|MadSci Network: Other|
I wouldn't start melting down my pennies, looking to get into the Zinc market yet if I were you. Modern pennies (known as Lincolin pennies at the US mint) are 97.5% Zinc, and 2.5% Copper, mostly copper plate. We have some links and information about the manufacture of Lincoln pennies in our archives (answer 1102446275.Ot). These should provide some good background on the composition and history of the penny.
The best source for information on the cost of making a penny is the US Mint. In fact, I went there and took a look at the mint's Annual Reports for 1998-2004 to see how much it cost to make a penny. Here's what I found:
|Distribution to FRB||0.0001||0.0001||0.0002||0.0002||0.0002|
So, you can see that the cost of making a penny, in terms of raw materials and manufacturing (Production Costs), the cost of getting the penny from the mint to the Federal Reserve Bank (FRB), and the cost of administrating the production of each penny, has been close to about 1 cent for the last 6 years. It rose from about 0.82 cents in 2000 to 0.98 cents in 2003.
The annual report for 2005 hasn't come out yet, and we're still in the middle of 2006, but the US Mint recently (sometime in May 2006) indicated in a letter to the US Congress that the cost of manufacturing a penny in 2006 would be about 1.23 cents (not 3 cents. Isn't hyperbole wonderful?). Assuming that the costs of distribution to the FRB and administration are about 0.04 cents, that puts the price of production at 1.19 cents per penny. As early as April 2006, there was speculation that the price of a penny would be about 1.4 cents for 2006.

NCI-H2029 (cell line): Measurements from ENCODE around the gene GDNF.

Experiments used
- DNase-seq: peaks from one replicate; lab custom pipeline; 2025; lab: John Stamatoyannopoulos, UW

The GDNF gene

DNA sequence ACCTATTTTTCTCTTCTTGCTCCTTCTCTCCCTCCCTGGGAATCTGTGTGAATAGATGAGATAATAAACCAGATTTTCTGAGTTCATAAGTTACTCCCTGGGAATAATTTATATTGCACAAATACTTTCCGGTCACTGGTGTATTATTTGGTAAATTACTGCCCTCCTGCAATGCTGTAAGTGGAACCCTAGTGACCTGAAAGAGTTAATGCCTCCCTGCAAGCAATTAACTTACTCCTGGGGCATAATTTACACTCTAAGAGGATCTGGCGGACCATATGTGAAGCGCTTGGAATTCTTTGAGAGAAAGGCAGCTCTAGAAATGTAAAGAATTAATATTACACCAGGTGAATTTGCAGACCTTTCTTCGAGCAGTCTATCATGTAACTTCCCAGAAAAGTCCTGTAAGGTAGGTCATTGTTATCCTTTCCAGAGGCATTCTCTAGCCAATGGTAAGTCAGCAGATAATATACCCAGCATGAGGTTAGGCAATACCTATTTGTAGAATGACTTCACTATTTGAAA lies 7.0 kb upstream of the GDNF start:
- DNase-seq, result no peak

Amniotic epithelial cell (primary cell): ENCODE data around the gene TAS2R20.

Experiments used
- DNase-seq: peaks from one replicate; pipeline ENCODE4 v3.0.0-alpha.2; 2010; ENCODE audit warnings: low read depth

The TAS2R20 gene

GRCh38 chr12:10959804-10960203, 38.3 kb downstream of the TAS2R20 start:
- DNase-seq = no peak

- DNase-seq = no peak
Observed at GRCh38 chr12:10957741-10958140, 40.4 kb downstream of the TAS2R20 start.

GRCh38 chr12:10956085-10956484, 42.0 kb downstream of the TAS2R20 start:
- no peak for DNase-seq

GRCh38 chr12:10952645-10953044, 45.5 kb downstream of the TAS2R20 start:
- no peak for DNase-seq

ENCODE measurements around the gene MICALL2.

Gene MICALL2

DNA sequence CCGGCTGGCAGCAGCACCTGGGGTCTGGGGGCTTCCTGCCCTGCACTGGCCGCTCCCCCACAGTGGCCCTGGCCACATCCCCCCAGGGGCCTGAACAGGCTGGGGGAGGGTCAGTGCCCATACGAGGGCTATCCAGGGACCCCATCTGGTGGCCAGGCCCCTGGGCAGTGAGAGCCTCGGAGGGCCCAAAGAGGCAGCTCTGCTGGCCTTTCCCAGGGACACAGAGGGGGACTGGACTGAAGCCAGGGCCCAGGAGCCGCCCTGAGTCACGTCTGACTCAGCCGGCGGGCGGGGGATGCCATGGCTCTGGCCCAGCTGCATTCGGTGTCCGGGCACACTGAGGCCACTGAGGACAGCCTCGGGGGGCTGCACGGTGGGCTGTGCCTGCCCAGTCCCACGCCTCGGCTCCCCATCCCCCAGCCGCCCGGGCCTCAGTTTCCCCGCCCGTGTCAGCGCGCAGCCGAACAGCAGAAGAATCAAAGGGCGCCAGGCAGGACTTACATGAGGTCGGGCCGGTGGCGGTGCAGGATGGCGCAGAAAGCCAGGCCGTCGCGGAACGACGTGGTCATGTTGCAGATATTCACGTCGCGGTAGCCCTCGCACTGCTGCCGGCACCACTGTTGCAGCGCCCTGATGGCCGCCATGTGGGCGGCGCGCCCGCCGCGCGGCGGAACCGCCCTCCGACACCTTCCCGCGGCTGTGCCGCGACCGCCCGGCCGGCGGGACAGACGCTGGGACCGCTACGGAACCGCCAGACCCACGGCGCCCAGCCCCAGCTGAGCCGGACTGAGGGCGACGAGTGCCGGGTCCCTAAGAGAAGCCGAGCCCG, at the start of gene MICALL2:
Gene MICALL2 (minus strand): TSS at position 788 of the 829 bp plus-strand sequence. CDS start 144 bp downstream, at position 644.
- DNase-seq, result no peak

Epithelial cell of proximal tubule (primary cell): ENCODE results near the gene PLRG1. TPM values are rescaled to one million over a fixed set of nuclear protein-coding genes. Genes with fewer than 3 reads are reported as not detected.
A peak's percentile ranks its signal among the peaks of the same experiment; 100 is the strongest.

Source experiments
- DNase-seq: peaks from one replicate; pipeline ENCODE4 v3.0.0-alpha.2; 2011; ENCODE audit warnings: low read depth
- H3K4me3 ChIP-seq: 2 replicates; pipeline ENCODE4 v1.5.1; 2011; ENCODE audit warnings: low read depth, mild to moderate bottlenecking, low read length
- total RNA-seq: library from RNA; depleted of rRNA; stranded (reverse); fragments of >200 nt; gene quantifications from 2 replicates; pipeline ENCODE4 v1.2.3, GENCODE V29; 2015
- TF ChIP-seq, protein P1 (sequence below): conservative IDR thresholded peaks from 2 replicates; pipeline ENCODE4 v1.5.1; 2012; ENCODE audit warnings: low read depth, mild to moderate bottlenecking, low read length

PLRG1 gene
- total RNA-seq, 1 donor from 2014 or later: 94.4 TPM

Why is this? Well, it turns out that the price of metals, in particular Zinc, has been very high lately. Currently, the price of the zinc in a penny is running at about 0.8 to 0.9 cents, which is about double of what it was last year. Thats about the total cost of production for pennies minted between 2000 and 2004. There is about 0.4 to 0.6 cents worth of additional costs that go into the production of the penny, which brings the cost of a penny up to the 1.2 to 1.4 cent range.
Keep asking questions!
US Mint Annual Reports for 2000, 2001, 2002, 2003, and 2004.
OFF THE CHARTS; A Penny for Your Thoughts, and 1.4 Cents for the Penny. By FLOYD NORRIS. New York Times, April 22, 2006, Saturday; Business/Financial Desk. Late Edition - Final, Section C, Page 3, Column 1, 543 words
Coins cost more to make than face value. By Barbara Hagenbaugh. USA Today. May 9, 2006.
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